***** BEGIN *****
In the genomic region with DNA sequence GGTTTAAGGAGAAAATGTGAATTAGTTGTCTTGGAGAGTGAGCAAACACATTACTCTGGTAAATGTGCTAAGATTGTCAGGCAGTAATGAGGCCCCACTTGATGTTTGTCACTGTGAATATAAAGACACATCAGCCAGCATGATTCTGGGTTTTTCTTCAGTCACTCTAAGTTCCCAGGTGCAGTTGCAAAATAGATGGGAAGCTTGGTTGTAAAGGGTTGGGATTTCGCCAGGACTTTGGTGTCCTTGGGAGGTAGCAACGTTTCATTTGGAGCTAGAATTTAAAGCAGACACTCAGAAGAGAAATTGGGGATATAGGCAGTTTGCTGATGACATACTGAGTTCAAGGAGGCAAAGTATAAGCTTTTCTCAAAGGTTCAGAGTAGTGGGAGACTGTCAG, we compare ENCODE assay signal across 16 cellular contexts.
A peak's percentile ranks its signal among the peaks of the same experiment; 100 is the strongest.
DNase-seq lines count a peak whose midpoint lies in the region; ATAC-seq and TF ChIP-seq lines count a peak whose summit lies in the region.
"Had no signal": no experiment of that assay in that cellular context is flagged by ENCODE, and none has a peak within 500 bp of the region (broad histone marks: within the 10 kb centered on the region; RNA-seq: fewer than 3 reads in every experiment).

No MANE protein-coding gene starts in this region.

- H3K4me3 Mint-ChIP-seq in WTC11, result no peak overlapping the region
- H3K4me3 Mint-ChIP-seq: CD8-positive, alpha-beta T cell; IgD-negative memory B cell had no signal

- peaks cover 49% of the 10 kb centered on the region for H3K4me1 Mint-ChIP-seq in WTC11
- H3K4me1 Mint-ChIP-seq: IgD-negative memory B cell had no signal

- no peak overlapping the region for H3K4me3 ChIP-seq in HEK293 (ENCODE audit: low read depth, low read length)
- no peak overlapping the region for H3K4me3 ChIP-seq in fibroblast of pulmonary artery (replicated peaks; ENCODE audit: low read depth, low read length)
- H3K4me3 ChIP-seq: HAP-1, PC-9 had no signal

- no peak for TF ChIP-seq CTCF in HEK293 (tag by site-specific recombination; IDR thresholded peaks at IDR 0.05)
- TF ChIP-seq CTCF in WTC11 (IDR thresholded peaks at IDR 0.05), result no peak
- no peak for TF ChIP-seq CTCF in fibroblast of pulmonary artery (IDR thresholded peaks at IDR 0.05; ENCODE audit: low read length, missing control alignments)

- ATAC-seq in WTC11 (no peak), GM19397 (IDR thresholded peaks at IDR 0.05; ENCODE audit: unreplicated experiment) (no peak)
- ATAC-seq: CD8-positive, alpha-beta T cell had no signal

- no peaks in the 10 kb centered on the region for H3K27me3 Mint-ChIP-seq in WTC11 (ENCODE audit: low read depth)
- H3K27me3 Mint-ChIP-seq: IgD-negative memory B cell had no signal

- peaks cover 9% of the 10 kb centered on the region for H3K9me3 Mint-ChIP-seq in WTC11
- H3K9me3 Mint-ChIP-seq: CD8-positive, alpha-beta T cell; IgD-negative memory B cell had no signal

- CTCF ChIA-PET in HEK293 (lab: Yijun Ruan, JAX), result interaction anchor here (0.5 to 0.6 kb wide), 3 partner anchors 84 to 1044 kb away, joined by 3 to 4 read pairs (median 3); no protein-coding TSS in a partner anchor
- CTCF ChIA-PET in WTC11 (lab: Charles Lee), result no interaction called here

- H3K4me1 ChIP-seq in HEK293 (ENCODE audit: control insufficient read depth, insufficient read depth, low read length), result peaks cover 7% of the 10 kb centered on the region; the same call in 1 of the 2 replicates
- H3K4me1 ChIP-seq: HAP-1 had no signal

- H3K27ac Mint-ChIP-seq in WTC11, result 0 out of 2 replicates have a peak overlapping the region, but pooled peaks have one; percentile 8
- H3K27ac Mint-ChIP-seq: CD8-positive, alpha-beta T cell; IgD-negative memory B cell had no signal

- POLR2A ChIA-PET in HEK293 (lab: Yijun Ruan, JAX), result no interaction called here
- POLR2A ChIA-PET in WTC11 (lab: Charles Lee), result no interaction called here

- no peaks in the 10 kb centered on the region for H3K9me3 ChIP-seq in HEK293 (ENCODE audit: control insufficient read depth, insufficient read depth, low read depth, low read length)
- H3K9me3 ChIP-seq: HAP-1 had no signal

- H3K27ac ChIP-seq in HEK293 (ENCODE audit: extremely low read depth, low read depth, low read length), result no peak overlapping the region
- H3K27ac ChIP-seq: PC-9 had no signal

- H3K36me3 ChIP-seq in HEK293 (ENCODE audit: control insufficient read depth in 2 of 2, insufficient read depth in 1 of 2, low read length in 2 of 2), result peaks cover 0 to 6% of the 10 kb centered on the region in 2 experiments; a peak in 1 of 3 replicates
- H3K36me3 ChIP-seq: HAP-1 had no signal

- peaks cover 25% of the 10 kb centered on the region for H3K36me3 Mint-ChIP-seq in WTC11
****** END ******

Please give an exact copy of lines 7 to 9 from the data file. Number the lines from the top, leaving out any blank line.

- H3K4me3 Mint-ChIP-seq: CD8-positive, alpha-beta T cell; IgD-negative memory B cell had no signal

- peaks cover 49% of the 10 kb centered on the region for H3K4me1 Mint-ChIP-seq in WTC11
- H3K4me1 Mint-ChIP-seq: IgD-negative memory B cell had no signal